BAGRAM, Afghanistan – U.S. Defense Secretary Robert Gates said Monday that both the U.S. and Afghan governments agree the American military should remain involved in Afghanistan after the planned 2014 end of combat operations to help train and advise Afghan forces.
"Obviously it would be a small fraction of the presence that we have today, but I think we're willing to do that," Gates told a group of U.S. troops at Bagram air field, which is headquarters for U.S. and NATO forces in eastern Afghanistan. "My sense is, they (Afghan officials) are interested in having us do that."
A soldier asked Gates about a long-term military presence, and Gates noted that Washington and Kabul have recently begun negotiating a security partnership. He mentioned no details. He was to meet later in the day with Afghan President Hamid Karzai.
On Sunday, the Afghan National Security Council discussed the matter of a long-term security accord with the U.S., according to a statement issued by Karzai's office. The statement said Karzai told the council that the U.S. wants the deal worked out as soon as possible. And he said that on the Afghan side it was matter not just for the government but for the Afghan people to decide.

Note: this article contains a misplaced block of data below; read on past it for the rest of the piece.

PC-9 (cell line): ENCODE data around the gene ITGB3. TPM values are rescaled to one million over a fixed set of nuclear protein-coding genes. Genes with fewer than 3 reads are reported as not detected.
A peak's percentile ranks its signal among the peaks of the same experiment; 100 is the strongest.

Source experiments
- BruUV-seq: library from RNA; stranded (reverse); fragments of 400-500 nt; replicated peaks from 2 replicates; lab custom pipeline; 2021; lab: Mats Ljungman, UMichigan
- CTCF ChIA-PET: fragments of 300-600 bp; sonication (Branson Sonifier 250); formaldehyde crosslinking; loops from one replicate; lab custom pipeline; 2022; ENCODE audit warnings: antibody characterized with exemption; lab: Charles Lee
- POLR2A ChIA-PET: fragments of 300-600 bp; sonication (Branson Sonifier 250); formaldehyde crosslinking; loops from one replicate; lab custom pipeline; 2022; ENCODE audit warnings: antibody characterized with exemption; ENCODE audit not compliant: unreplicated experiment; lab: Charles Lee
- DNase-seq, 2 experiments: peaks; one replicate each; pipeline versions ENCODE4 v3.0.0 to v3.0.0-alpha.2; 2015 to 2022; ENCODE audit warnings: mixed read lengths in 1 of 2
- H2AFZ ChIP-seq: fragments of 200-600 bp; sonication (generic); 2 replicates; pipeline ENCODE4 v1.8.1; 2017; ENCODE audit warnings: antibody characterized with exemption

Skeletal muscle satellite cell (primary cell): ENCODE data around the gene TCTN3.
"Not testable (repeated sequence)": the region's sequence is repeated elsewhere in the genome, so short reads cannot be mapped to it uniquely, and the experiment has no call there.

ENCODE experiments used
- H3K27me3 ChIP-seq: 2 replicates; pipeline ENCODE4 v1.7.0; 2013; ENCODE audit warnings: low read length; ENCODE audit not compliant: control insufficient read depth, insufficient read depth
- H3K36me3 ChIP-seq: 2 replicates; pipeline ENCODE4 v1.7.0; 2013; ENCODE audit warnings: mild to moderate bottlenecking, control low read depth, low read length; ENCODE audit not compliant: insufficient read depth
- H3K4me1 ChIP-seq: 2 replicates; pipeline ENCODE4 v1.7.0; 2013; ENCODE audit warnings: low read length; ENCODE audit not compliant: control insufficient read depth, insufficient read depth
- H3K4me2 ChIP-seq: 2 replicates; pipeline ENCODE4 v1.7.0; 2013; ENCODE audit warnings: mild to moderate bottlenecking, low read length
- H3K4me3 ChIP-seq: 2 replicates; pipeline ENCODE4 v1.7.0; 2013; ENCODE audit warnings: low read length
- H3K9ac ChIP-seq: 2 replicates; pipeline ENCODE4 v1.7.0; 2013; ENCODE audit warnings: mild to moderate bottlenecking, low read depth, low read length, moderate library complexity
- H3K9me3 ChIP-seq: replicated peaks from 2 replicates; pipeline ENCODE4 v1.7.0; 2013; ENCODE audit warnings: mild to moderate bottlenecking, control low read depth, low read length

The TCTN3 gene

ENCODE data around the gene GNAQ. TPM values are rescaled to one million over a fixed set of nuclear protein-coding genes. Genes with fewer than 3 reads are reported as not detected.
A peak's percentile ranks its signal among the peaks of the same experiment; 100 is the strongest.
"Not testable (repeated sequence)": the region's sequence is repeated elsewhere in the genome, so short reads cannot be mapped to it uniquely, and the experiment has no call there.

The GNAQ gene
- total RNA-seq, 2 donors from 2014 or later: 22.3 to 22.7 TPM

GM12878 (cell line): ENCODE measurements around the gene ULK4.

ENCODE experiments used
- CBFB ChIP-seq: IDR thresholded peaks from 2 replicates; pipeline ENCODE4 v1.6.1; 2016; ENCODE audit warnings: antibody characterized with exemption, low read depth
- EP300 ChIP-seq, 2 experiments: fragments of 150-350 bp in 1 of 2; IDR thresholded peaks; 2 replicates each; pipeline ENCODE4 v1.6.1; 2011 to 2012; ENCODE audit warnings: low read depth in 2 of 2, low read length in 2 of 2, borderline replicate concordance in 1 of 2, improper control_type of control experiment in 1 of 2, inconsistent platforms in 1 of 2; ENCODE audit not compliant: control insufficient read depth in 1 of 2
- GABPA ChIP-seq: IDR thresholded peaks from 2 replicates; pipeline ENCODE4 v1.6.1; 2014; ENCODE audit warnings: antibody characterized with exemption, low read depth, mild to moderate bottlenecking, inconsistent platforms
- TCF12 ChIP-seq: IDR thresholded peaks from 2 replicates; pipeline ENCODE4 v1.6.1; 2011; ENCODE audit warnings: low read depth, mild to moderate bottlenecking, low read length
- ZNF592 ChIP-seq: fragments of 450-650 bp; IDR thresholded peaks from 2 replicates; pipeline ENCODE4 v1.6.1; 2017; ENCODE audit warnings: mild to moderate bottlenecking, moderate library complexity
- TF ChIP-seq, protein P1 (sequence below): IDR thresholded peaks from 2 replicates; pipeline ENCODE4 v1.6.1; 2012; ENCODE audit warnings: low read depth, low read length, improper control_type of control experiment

The U.S. has said it wants a long-term relationship with Afghanistan, in part to ensure the country does not again become a haven for al-Qaida or affiliated terrorist groups. Karzai's interest is rooted in his desire for U.S. security guarantees and commitments that could help bring stability and prosperity.
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